However, Facebook makes it more difficult to block their ads using these programs. The best way I have found to block the Facebook ads is to right-click on the offensive image (in Firefox), and select "Block all images from creative.ak.fbcdn.net." This seems to get rid of all the images, leaving only a small text residue.

Hope this helps.

Tom Gilson said...

I kept hearing how terribly important Facebook was for networking and communication, but for the life of me I couldn't figure out what the big deal was. So I actually sat down with a social-networking consultant and asked her why I should bother with it at all.

She told me, "There are two kinds of Facebook users: those who make content and those who read it." I'm sure there are gradations between the two, but I've decided to stick with one end of the continuum and not to spend time reading it. As for writing content, there's a way to get Facebook to echo excerpts of what I write on my blog, so I don't even have to go to Facebook to accomplish that.

That means I'm not playing the usual games there (and I don't mean just the Facebook application games), and some people wonder why I'm ignoring their updates. I glance at my Facebook home page from time to time, just in case; but I haven't found any need to spend more than a minute or two a day reading it.

So admittedly and unashamedly I am using Facebook as another delivery channel for my blog, and not much more than that. I guess I'm not participating the way a good Facebook user would do, but if I thought being on Facebook meant I had to keep up with even half of what everybody wrote, I would come to the same conclusion you did: I would pull out completely.

I assume you've seen the reports, by the way, indicating that Facebook use is associated with significantly lower grades in college.

A final note, echoing Abschaum: if you use Firefox as your browser, there is ad-blocking software you can attach to it as an extension. Knowing how much you like advertising in general, I think it's something you might want to use, if you aren't already.

Robert Velarde said...

To turn off browser images if you are using Internet Explorer go to Tools -> Internet Options, then select "Advanced" on the tabs. Scroll down and look in the "Multimedia" area to uncheck "Show Pictures," then click "OK."

To turn off browser images if you are using Firefox go to Tools -> Options, then select the "Content" option at the top of the window and uncheck "Load Images Automatically," then click on "OK."

To turn off Flash ads I use Flashblock on Firefox: https://addons.mozilla.org/en-US/firefox/addon/433

Becky Vartabedian said...

DRG: Thanks for your thoughts here. I appreciate your insight about the "signal to noise" ratio on facebook. It's easy for this to get out of balance, especially when we opt for having non-Aristotelian friends in our space. :)

Soulcraft - East of Eden said...

Doug - this does indeed work, with Robert's suggestion. However, one problem...with the images off, you can't get a word verification to show on blog entries. There must be another trick to make it easier.
Perhaps you know Robert??

Jesse Wisnewski said...

Personally, I've just used Facebook as a means of connecting with others quickly. As said by Robert above, Facebook does not lend itself well to any sort of depth in communication, but then again, are many that use it often looking for such a thing?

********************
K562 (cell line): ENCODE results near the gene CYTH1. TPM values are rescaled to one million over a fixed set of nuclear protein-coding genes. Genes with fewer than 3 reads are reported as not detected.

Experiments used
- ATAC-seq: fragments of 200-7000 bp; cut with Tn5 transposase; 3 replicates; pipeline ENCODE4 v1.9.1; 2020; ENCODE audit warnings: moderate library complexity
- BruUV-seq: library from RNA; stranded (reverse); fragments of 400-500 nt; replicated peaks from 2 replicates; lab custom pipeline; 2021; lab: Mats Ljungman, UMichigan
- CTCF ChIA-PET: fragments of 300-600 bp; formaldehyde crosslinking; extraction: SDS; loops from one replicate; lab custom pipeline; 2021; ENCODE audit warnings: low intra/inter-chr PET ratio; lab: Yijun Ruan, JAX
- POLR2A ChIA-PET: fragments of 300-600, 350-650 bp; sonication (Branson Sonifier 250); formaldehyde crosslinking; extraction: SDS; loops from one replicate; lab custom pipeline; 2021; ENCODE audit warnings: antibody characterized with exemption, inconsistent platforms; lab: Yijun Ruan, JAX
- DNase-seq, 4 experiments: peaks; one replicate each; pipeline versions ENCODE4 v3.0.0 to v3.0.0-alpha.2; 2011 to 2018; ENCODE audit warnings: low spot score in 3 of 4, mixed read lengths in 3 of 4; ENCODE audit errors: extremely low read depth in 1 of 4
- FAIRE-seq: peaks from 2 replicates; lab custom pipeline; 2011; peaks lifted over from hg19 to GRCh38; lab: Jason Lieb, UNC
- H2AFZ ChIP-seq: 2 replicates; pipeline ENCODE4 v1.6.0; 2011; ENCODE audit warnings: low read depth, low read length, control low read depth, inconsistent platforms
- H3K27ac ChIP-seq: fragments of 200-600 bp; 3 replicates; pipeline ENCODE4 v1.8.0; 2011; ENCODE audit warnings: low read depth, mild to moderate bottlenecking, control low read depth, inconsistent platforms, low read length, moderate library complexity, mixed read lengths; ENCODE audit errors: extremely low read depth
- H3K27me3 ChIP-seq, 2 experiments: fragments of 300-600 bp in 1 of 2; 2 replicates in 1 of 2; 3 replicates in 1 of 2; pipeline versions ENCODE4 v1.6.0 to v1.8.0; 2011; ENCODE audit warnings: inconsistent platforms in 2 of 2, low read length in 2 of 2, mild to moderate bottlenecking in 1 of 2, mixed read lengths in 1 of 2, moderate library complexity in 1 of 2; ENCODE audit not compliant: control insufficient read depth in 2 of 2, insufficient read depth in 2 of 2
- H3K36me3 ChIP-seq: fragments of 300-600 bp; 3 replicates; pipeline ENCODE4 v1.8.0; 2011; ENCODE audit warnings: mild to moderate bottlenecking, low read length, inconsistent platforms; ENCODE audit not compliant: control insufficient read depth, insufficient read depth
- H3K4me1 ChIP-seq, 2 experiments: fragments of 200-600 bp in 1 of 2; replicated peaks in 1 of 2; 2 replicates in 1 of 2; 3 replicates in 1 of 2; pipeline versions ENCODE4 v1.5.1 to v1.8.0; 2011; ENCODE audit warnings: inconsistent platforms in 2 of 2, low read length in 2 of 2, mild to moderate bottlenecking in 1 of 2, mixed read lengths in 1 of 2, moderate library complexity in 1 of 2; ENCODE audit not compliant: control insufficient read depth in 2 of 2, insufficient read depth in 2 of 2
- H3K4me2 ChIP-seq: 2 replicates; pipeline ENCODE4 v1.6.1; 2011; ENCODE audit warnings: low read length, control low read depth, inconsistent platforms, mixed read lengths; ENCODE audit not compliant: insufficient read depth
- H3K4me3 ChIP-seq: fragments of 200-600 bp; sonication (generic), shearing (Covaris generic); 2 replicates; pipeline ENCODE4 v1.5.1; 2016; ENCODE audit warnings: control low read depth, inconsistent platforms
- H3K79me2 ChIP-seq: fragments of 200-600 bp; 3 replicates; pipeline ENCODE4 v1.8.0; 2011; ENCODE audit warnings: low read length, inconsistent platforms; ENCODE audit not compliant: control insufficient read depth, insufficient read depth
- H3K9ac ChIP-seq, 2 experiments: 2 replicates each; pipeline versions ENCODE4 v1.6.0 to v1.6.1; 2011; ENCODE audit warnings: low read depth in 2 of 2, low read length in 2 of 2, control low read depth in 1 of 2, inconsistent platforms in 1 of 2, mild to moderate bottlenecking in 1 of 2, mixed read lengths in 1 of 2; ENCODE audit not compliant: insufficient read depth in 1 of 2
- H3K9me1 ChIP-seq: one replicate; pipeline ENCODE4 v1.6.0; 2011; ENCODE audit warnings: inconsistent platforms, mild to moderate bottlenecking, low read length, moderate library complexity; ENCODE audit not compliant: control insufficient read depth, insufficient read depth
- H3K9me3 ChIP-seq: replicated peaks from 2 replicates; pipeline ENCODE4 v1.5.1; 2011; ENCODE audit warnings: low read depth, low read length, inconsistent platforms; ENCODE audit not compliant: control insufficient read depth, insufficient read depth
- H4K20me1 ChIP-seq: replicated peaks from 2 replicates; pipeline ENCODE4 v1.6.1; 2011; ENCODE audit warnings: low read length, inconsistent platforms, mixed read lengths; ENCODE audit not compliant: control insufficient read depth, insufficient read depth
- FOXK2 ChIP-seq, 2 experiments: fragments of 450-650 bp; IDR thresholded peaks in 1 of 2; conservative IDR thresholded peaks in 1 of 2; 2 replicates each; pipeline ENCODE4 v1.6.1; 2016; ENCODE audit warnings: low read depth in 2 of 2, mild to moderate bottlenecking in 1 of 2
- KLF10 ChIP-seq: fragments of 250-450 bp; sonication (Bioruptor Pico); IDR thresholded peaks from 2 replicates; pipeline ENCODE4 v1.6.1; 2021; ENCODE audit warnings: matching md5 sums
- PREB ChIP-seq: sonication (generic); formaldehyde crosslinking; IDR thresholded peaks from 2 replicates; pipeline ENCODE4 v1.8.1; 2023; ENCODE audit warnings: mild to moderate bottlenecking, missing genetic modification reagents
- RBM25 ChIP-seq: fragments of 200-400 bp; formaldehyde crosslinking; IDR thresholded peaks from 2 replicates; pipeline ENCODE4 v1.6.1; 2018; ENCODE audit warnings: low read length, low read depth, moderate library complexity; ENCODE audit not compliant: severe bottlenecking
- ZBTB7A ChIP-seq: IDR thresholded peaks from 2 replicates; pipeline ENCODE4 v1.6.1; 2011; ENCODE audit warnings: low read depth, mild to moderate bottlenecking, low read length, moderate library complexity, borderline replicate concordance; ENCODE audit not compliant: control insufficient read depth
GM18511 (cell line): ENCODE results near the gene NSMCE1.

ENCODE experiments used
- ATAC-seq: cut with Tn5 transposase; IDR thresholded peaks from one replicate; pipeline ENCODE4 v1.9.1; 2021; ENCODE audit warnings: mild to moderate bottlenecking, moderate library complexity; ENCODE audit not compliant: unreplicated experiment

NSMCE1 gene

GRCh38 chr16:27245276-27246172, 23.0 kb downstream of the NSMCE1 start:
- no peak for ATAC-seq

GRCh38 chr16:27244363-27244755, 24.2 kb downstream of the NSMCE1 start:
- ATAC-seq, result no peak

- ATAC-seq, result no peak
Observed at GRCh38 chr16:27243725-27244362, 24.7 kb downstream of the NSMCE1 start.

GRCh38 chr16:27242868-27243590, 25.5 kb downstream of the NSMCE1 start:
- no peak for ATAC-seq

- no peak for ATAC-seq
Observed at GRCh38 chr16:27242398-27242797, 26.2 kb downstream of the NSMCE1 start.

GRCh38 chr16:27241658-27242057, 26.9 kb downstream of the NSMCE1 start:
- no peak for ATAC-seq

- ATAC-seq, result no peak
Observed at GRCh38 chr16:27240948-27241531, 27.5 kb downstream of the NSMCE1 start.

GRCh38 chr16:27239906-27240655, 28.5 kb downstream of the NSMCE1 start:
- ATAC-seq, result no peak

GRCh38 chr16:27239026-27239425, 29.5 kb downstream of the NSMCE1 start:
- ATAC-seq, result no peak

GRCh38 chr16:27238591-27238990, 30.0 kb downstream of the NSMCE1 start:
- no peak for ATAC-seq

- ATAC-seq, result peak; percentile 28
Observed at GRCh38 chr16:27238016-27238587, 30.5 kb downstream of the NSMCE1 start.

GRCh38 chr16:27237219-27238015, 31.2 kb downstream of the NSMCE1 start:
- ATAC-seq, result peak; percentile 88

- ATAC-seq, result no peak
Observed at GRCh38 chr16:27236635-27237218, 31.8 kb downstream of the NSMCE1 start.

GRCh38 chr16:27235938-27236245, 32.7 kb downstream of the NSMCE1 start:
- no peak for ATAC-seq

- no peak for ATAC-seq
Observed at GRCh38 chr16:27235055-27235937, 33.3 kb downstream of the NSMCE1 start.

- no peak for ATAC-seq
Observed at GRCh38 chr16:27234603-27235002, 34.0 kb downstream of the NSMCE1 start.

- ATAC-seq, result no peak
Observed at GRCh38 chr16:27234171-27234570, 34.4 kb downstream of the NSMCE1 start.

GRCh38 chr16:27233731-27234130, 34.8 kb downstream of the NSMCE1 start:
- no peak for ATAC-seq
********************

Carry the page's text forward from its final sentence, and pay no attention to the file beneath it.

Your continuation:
For me, I find it's funny that you wrote about this since I just finished writing a post on "Facebook Christianity," which is more or less a stab at Cultural Christianity (http://reformedandreforming.org/2009/11/26/facebook-christianity/)

Thanks for the blog and I have enjoyed your books.

Which reminds me, I believe you may know a Professor of mine, Dr. Alan Myatt at Gordon Conwell.

Abschaum said...

I have experimented a bit, and the ability to block Facebook ads is intrinsic to Firefox, without any add-ons.

Using Firefox, just right-click on the ad graphic and select "Block all images from creative.ak.fbcdn.net." This seems to eliminate all future ad graphics from appearing, without affecting any other Facebook graphics.

The text of the ad does not seem "blockable," but the ads are much less obtrusive without the graphics.

If you ever want to restore the blocked graphics, go to:
Tools > Options > Content: Load Images: Exceptions. Deselect the image source and close the window. The ad graphics will be restored.

Fletcher said...

I appreciate this post Doug because I overuse Facebook and I really can't explain why? I am an extrovert, but that isn't a worthy rationalizatio for why I go to Facebook more than once every day and read everyone's posts. It turns out to be largely a waste of time. I try to balance my posts between provocative and "light" (the more meaningless ones, humor, things my 3 year old says, pictures) because I have found that if all I post is "heavy" content I get so much contention that I can't keep up with it and I don't want to turn people away from my page. This idea comes from the belief that I may reach someone for Christ through Facebook. I am now thinking that is naive, but then again, you never know who is reading.

I am going to make an effort to cut back on Facebook though. One thing worth noting, is that it takes me about 1 second to post a picture or a video to Facebook using my iPhone, so the posts aren't a time suck at all, it's more the reading of all of the irrelevant postings.

Thanks again for being a curmudgeon. Don't stop.

Mike said...

You could have always just not logged in anymore! Personally, I was always interested in the stuff you posted, and reading people's replies.